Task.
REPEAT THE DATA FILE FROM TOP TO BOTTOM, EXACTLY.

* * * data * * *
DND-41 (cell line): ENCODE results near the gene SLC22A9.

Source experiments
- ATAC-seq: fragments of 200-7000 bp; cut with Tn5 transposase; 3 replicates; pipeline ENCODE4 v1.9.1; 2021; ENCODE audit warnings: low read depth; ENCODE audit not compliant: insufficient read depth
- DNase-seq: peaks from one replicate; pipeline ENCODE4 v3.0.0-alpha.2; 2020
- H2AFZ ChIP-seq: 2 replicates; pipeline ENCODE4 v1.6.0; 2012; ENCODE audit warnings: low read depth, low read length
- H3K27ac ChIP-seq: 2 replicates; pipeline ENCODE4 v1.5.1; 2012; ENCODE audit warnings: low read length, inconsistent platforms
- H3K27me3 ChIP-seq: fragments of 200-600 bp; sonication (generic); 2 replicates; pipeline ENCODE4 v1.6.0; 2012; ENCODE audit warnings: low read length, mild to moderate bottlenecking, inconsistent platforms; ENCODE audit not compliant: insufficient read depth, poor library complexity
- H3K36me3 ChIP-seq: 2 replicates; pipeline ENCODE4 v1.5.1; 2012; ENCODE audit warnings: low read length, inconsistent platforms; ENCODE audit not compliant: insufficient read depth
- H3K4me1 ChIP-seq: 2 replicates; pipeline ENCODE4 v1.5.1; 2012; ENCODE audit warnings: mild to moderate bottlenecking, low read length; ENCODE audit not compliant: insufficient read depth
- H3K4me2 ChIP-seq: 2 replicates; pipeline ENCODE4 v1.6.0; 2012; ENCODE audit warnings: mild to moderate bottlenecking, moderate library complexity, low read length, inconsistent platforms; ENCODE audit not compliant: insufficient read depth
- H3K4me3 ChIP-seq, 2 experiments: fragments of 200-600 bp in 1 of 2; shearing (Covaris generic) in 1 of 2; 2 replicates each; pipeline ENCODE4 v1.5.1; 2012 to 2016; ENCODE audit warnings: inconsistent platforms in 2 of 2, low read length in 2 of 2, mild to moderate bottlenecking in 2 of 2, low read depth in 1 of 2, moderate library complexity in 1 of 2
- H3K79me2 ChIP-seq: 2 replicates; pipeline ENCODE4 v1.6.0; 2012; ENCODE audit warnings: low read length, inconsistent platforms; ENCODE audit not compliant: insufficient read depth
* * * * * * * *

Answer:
DND-41 (cell line): ENCODE results near the gene SLC22A9.

Source experiments
- ATAC-seq: fragments of 200-7000 bp; cut with Tn5 transposase; 3 replicates; pipeline ENCODE4 v1.9.1; 2021; ENCODE audit warnings: low read depth; ENCODE audit not compliant: insufficient read depth
- DNase-seq: peaks from one replicate; pipeline ENCODE4 v3.0.0-alpha.2; 2020
- H2AFZ ChIP-seq: 2 replicates; pipeline ENCODE4 v1.6.0; 2012; ENCODE audit warnings: low read depth, low read length
- H3K27ac ChIP-seq: 2 replicates; pipeline ENCODE4 v1.5.1; 2012; ENCODE audit warnings: low read length, inconsistent platforms
- H3K27me3 ChIP-seq: fragments of 200-600 bp; sonication (generic); 2 replicates; pipeline ENCODE4 v1.6.0; 2012; ENCODE audit warnings: low read length, mild to moderate bottlenecking, inconsistent platforms; ENCODE audit not compliant: insufficient read depth, poor library complexity
- H3K36me3 ChIP-seq: 2 replicates; pipeline ENCODE4 v1.5.1; 2012; ENCODE audit warnings: low read length, inconsistent platforms; ENCODE audit not compliant: insufficient read depth
- H3K4me1 ChIP-seq: 2 replicates; pipeline ENCODE4 v1.5.1; 2012; ENCODE audit warnings: mild to moderate bottlenecking, low read length; ENCODE audit not compliant: insufficient read depth
- H3K4me2 ChIP-seq: 2 replicates; pipeline ENCODE4 v1.6.0; 2012; ENCODE audit warnings: mild to moderate bottlenecking, moderate library complexity, low read length, inconsistent platforms; ENCODE audit not compliant: insufficient read depth
- H3K4me3 ChIP-seq, 2 experiments: fragments of 200-600 bp in 1 of 2; shearing (Covaris generic) in 1 of 2; 2 replicates each; pipeline ENCODE4 v1.5.1; 2012 to 2016; ENCODE audit warnings: inconsistent platforms in 2 of 2, low read length in 2 of 2, mild to moderate bottlenecking in 2 of 2, low read depth in 1 of 2, moderate library complexity in 1 of 2
- H3K79me2 ChIP-seq: 2 replicates; pipeline ENCODE4 v1.6.0; 2012; ENCODE audit warnings: low read length, inconsistent platforms; ENCODE audit not compliant: insufficient read depth